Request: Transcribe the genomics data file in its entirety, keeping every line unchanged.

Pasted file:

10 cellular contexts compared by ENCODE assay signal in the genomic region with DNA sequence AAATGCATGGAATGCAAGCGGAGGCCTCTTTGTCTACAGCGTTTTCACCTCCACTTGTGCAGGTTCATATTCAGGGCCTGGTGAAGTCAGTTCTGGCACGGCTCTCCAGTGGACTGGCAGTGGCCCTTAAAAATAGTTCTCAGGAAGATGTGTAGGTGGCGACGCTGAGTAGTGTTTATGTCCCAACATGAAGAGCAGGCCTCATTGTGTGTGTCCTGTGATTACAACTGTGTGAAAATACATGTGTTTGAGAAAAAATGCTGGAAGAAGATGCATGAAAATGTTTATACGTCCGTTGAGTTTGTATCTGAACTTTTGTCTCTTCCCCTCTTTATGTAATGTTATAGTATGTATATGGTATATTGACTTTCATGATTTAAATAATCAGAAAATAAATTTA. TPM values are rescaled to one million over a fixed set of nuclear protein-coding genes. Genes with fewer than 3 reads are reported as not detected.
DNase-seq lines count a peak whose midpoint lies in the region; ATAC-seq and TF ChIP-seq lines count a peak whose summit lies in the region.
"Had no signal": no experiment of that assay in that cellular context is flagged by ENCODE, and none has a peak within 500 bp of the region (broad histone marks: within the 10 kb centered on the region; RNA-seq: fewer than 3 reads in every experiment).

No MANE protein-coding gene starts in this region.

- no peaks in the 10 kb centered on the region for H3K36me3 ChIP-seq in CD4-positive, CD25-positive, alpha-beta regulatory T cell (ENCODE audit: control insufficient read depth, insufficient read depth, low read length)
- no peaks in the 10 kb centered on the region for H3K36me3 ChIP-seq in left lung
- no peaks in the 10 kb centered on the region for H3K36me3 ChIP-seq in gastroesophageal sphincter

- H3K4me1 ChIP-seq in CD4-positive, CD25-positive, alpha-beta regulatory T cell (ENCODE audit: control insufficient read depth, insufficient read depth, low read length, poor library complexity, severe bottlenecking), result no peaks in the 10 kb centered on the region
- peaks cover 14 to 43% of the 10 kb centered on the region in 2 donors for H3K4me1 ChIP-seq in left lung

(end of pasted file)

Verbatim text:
10 cellular contexts compared by ENCODE assay signal in the genomic region with DNA sequence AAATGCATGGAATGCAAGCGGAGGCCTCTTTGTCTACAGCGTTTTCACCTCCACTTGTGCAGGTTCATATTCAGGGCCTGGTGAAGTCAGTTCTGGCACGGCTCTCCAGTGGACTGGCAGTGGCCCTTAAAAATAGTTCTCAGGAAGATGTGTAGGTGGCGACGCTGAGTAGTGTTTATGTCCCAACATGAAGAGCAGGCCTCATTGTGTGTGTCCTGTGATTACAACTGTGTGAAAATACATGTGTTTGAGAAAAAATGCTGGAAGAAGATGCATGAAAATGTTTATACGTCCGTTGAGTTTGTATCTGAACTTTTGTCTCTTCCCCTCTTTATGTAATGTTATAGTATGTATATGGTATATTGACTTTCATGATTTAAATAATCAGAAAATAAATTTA. TPM values are rescaled to one million over a fixed set of nuclear protein-coding genes. Genes with fewer than 3 reads are reported as not detected.
DNase-seq lines count a peak whose midpoint lies in the region; ATAC-seq and TF ChIP-seq lines count a peak whose summit lies in the region.
"Had no signal": no experiment of that assay in that cellular context is flagged by ENCODE, and none has a peak within 500 bp of the region (broad histone marks: within the 10 kb centered on the region; RNA-seq: fewer than 3 reads in every experiment).

No MANE protein-coding gene starts in this region.

- no peaks in the 10 kb centered on the region for H3K36me3 ChIP-seq in CD4-positive, CD25-positive, alpha-beta regulatory T cell (ENCODE audit: control insufficient read depth, insufficient read depth, low read length)
- no peaks in the 10 kb centered on the region for H3K36me3 ChIP-seq in left lung
- no peaks in the 10 kb centered on the region for H3K36me3 ChIP-seq in gastroesophageal sphincter

- H3K4me1 ChIP-seq in CD4-positive, CD25-positive, alpha-beta regulatory T cell (ENCODE audit: control insufficient read depth, insufficient read depth, low read length, poor library complexity, severe bottlenecking), result no peaks in the 10 kb centered on the region
- peaks cover 14 to 43% of the 10 kb centered on the region in 2 donors for H3K4me1 ChIP-seq in left lung